Board Member Duties

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Companies have board members whose position results from their responsibilities as managers of the business, who are representatives of investors, or are independent members of the board. Board members have responsibilities and duties, and must behave in compliance with certain best practices.

These board member best practices and apply to the whole board. The board member duties are:

Components of strategy that are the responsibility of the board:

  1. development of sources of current and future revenue
  2. efficient and effective delivery of products and services
  3. development of competitive future products and services
  4. effective use of available resources, including financial resources.

All members of the board should seek to understand and support the business strategy and should challenge that strategy in the context of their individual understanding of market and product and service developments in accordance with the market best practices.

A key element of business strategy execution is the identification and assessment of risk and opportunity, including the decisions as to what levels of risk are acceptable, in compliance with market and corporate best practice, what risks are associated with each opportunity and how to manage the business accordingly.

All members of the board should participate in risk and opportunity identification and assessment across all business areas and including financial and non-financial factors.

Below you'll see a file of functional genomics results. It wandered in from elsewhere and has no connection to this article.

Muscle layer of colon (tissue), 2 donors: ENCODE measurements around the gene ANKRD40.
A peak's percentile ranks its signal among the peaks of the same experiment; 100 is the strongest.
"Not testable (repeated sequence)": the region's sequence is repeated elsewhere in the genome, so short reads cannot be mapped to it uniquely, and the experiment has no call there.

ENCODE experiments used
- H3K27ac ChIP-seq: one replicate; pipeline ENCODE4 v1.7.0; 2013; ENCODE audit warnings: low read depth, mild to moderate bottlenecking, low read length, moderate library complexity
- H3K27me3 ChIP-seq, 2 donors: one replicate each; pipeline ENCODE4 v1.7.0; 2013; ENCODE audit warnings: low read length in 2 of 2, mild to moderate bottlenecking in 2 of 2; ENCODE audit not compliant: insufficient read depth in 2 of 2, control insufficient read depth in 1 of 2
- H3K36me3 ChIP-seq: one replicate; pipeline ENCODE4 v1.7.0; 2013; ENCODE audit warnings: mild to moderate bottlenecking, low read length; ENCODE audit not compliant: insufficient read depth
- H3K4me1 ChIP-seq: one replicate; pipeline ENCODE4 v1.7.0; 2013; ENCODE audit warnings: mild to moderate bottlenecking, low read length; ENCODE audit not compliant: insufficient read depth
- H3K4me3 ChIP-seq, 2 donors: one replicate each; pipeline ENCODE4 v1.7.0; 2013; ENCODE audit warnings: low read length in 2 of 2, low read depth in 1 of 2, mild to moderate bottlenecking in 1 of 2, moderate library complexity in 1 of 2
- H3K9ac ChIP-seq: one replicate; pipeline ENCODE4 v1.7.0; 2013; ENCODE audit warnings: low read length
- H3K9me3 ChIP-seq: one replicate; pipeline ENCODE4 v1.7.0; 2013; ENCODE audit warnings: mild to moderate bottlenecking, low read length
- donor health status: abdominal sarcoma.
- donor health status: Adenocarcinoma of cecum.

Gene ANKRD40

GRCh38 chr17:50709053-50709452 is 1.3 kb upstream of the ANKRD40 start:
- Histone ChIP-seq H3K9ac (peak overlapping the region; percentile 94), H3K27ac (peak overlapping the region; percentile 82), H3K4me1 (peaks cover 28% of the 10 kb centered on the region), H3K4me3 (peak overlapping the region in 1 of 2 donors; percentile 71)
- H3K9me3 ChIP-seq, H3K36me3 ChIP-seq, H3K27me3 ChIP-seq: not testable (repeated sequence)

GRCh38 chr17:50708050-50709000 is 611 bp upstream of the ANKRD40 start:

The components of risk management include the values of the organization, the allocation of roles and responsibilities and the design and implementation of processes and best practices relating to the identification and control of risk, and the measurement of and reporting on performance.

All members of the board have a responsibility towards risk identification, risk management and risk control and should take an active

interest in establishing effective procedures which allow such identification and control of risk. Members of the board

should actively seek assurance that risk management procedures and best practice are in place and are operating effectively.

The structure and remuneration of company executives and senior management should provide incentive for performance and reward for results. Balancing remuneration in the context of the relevant industry best practices, the expertise and contribution of individuals and the long-term needs of the business are key roles of the board. The board’s role should also be  focused on ensuring that incentives established continue to be appropriate as the circumstances of the business change over time scales which are appropriate both for the business and for its shareholders.

The board should determine appropriate levels of remuneration of executives and should keep levels of remuneration under review. Conflicts of interest in establishing remuneration levels for board members should be avoided where possible and managed openly and constructively in all cases.

Further reading: Corporate Governance | Audit | Performance Improvement

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